Facts about the course
- Study points:
- Responsible department:
- Faculty of Logistics
- Course Leader:
- Berit Irene Helgheim
- Lecture Semester:
- Teaching language:
- ½ year
LOG904-151 Disaster Relief Operations Management: A Case Study Approach (Autumn 2018)
About the course
Disaster relief operations have gained increased attention from the academic community in recent years as researchers, motivated in particular by a high number of sudden-onset, major catastrophes have sought to make sense of aspects concerning (but not limited to) operations management, performance measurement, logistics and transportation, demand forecasting, inventory management and quality control.
Large-scale disasters (e.g., the Asian tsunami in 2004, the Haiti earthquake in 2010, Typhoon Haiyan in 2013, the West Africa Ebola outbreak in 2014, and the Nepal Earthquake in 2015, referred to by some as ¿CNN disasters¿) are frequently defined and measured by factors such as the ferocity of the event, the scale of loss-of-life, economic cost, and scale of the response. But, regardless of how their impact is measured, one thing remains constant: sudden demand for assistance is augmented on the humanitarian system, heaping pressure on operations and supply chain systems to ramp up in order to save lives.
The humanitarian system is complex and is characterised by multifaceted relationships and various stakeholder approaches. The ¿business of humanitarianism¿ drives competition for funds and publicity and stakeholders often operate in isolation, a phenomenon articulated by one former MSF supply chain director as ¿holons¿ (as in Koestler¿s (1967) description of ¿self-reliant and autonomous units, dependent on the greater whole of which they are a part¿).
Understanding the challenges and enhancing the effectiveness of disaster relief and humanitarian work - through the related lenses of process management and performance measurement - is regarded as vital to enhancing the efficacy of future relief efforts.
- Operations and Performance Management.
- The Resource-Based View (RBV) and Dynamic Capabilities.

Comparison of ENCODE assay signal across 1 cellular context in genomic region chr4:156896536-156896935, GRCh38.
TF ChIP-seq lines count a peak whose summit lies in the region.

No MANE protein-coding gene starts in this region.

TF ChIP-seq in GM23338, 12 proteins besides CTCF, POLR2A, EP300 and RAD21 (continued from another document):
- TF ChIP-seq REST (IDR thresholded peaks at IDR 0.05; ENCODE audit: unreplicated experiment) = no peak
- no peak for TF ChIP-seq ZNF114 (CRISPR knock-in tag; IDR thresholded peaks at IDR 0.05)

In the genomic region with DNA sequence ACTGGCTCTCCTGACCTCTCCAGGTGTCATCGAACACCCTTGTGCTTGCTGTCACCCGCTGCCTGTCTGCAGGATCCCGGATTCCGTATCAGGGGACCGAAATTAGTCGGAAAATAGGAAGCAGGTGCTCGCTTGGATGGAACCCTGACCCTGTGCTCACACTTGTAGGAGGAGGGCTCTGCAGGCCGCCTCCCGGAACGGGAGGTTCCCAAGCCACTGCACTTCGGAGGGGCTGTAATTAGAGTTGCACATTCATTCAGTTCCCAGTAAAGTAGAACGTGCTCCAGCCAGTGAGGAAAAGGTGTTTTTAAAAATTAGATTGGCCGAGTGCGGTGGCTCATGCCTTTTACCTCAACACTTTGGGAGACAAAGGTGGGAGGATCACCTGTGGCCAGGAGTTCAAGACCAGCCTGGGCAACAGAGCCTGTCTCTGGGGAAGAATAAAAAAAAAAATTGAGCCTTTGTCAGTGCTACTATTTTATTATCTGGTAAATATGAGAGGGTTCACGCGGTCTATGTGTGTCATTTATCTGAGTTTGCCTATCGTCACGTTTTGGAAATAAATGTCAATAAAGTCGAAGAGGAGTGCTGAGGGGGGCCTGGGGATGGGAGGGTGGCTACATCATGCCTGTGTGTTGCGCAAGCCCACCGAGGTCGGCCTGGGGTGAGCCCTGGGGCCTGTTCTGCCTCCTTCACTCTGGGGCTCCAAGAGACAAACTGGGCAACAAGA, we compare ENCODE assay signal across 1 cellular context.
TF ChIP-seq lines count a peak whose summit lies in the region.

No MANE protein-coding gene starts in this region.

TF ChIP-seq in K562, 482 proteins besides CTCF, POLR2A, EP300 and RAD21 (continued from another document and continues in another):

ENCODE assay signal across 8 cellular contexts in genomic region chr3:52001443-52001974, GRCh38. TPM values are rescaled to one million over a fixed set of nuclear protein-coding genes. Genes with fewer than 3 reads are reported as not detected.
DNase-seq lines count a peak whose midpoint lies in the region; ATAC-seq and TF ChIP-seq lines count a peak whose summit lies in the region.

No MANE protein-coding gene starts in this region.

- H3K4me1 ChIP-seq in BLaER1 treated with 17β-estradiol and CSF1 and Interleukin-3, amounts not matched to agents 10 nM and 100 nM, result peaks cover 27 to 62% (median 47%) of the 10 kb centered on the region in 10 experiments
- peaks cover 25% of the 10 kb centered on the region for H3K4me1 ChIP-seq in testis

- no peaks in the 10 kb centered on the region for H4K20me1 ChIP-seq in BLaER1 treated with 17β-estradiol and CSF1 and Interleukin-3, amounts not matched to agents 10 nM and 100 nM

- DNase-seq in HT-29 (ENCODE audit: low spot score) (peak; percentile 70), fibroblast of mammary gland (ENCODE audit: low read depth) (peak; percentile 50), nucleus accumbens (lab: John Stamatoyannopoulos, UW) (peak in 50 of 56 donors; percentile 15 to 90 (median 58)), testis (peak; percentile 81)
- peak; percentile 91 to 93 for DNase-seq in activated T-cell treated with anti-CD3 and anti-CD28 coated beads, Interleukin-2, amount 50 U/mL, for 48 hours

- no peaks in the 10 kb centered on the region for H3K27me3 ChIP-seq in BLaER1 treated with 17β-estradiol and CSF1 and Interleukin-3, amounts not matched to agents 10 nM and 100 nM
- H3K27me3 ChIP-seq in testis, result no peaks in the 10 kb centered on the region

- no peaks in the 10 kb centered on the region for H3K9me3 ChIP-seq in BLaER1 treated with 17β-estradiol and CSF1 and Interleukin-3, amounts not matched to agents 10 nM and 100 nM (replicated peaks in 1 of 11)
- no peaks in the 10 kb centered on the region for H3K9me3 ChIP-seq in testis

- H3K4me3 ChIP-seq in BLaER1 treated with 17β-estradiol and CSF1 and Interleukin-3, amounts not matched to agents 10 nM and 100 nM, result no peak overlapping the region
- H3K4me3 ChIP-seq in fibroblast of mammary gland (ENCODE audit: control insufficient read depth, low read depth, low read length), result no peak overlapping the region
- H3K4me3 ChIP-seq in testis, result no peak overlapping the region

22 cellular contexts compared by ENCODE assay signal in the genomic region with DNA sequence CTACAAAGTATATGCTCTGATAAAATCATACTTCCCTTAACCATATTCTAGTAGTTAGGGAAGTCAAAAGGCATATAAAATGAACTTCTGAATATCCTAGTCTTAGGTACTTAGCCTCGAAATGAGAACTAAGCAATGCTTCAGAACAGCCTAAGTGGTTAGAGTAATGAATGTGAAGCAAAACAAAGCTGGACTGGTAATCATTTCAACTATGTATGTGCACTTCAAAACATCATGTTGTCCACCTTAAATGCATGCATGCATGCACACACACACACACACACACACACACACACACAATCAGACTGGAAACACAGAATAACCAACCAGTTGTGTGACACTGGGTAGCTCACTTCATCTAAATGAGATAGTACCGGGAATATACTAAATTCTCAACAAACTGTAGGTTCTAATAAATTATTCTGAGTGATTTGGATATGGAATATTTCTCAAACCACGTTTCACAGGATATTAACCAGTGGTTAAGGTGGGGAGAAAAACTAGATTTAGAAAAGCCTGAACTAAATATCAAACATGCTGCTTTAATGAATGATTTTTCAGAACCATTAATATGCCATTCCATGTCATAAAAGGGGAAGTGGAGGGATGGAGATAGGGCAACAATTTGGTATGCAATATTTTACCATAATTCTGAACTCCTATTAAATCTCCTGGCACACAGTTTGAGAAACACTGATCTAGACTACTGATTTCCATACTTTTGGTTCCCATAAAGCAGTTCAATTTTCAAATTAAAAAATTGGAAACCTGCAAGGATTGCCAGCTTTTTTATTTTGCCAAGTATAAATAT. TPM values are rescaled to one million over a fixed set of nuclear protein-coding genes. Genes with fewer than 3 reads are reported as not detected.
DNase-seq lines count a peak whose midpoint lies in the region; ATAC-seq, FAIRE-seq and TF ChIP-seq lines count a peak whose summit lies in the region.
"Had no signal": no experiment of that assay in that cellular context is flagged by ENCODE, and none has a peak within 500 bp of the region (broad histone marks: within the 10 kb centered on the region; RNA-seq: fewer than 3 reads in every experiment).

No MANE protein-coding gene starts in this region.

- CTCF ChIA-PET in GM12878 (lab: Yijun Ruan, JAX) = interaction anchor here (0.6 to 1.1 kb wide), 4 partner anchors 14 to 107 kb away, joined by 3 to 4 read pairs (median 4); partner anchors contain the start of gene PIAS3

- Case Study #1: ¿ShelterBox: A Decade of Disaster Relief¿.
- Case Study #2: ¿MSF: ¿Uncharted Waters¿¿.
The course is connected to the following study programs
- Master of Science in Logistics
- Experience-based Master in Logistics
- Master of Science in Petroleum Logistics
- Exchange programme - Master's level
No previous knowledge of disaster relief operations is required for this seminar, however knowledge of the underpinning theories of operations, supply chain and logistics management will be helpful, as will any knowledge of customs environments.
The student's learning outcomes after completing the course
Students will be able to apply the principles of operations management, including supply chain management, to the disaster relief sector through lectures and case study discussions.
Students will also consider the founding principles of the resource-based view (RBV) to the disaster relief sector, and extend their understanding to include the emerging dynamic capabilities theory which considers fast-changing and uncertain environments.
Seminars will encourage active student participation through case study discussion. Pre-set reading is required outside of the scheduled classroom time.
- Form of assessment: Written school assessment
- Proportion: 100%
- Duration: 3 Hours
- Grouping: Individual
- Grading scale: Letter (A - F)
- Support material: Only general dictionary in mother tongue/Norwegian/English in paper version
To be advised in advance of teaching.